The group said spending across all brands declined with sales in the luxury goods divisions falling 13percent to R220million during the six months to end August compared to R253m in the same period in 2017.
Gross margins have eased to 1.9percent, due to increased promotional activity and deeper discounts to revolve stock.
The decentralised food division fared better, with a revenue increase of 13percent to R319million from R282m in the previous period, with gross margins remaining constant despite Taste not passing tax and fuel increases on to consumers.
Taste said the restructuring of the division would result in a R9m reduction in head office costs, with the full effect realised only in the 2020 financial year.
On Monday, Taste notified its shareholders that it had entered into an agreement with its anchor shareholder, Riskowitz Value Fund LP, to obtain an unsecured, subordinated shareholder loan of R50m, which might be increased to R200m.
The cash, paid over 12 months subject to renewal, is to give the group space to implement its resuscitation strategies.
Vestact Asset Management Portfolio Manager Michael Treherne said Taste needed money at operational level to pay its debts, interests on debt as well as pursue growth plans.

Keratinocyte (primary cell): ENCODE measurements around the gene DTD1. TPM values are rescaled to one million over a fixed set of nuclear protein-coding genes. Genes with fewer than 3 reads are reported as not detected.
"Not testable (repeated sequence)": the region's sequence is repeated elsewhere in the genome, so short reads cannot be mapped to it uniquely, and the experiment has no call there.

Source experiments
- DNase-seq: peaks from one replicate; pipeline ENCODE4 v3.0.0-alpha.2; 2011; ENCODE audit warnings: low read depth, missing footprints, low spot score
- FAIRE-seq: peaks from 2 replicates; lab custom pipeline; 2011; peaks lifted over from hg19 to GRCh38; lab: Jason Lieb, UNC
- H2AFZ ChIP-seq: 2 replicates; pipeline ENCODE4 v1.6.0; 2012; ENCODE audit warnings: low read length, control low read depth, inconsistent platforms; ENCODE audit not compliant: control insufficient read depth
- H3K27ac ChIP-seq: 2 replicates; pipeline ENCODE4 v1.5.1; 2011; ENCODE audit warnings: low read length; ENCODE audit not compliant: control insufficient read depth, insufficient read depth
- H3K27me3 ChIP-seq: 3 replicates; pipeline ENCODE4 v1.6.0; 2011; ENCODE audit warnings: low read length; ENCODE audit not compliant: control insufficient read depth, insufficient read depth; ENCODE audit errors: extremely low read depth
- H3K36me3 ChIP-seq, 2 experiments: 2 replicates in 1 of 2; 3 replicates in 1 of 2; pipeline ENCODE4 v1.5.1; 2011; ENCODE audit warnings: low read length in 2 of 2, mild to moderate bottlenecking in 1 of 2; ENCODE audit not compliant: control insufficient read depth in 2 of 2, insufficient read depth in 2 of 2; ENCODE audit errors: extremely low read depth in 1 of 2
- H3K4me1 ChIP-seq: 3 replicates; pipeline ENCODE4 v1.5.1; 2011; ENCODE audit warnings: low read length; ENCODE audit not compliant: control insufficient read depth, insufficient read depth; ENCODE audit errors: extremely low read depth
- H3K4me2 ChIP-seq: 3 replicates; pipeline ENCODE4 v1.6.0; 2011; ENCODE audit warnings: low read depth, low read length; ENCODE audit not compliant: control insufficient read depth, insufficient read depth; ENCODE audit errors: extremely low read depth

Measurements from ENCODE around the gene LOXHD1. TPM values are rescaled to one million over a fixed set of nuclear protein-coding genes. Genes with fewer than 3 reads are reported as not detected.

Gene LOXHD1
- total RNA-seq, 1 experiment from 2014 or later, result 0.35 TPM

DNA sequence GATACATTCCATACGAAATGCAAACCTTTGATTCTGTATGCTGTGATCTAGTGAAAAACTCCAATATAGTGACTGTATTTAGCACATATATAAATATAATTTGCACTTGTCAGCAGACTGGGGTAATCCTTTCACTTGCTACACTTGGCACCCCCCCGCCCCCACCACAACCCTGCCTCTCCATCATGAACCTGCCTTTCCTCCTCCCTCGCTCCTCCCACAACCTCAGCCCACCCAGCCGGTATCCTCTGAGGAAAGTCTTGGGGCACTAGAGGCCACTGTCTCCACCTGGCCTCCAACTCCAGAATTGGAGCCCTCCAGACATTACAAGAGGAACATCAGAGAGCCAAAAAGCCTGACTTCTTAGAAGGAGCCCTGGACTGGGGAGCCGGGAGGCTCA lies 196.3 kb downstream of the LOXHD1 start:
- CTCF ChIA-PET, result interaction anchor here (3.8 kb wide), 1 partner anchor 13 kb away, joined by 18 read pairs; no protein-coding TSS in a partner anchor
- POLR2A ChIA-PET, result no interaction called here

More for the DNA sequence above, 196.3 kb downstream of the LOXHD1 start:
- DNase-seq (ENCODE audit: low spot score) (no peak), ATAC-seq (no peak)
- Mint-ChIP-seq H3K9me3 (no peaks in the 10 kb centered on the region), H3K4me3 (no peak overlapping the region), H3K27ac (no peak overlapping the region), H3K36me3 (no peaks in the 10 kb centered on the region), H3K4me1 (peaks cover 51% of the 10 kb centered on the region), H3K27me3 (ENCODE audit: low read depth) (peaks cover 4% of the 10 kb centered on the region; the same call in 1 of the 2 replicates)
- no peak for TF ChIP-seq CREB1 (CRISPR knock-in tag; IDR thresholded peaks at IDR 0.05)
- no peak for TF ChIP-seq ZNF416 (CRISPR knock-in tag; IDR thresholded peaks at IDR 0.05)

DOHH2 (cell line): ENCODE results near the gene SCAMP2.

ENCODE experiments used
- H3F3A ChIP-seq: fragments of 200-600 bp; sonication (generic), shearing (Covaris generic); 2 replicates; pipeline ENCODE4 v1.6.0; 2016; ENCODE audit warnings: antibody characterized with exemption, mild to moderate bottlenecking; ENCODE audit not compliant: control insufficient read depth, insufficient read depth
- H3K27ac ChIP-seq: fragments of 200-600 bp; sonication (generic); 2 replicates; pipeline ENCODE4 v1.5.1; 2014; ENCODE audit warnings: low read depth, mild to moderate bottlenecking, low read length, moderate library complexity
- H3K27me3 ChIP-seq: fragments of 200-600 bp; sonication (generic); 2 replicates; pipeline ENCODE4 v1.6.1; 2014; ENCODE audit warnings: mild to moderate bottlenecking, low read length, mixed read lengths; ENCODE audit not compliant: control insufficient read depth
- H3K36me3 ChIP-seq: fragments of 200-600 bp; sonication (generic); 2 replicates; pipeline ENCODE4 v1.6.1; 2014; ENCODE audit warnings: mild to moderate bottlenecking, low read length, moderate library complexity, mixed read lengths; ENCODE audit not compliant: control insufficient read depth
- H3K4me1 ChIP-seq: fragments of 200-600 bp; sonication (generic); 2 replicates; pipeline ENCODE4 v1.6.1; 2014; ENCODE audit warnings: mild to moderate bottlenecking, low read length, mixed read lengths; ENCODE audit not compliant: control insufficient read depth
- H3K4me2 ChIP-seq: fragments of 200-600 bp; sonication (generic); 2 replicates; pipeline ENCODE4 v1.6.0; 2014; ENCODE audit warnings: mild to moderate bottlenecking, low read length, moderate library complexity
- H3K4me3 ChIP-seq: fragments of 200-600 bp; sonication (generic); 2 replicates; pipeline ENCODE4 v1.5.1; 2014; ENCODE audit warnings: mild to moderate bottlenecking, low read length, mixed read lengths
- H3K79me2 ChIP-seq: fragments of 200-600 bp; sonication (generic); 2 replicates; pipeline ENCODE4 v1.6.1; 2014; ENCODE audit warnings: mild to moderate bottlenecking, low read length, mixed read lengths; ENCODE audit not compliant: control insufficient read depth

“They had a rights issue earlier on and they have run out of money again,” said Treherne. “Their major shareholder is now lending them money, as long as the shareholder is willing to fund the losses it is fine, if not, they might have problems as they cannot get into the market to borrow with a rights issue of 24cents.”
Taste said its new investment strategy hinges on suspending the expansion of the Domino’s and Starbucks network, so the cash which remained in the group post the settlement of the debt facilities is sufficient to fund the expected current operating losses, as well as to allow an opportunity to review the store operating models of both brands and capital required for return on investment.
Taste shares closed unchanged on the JSE yesterday at R0.23.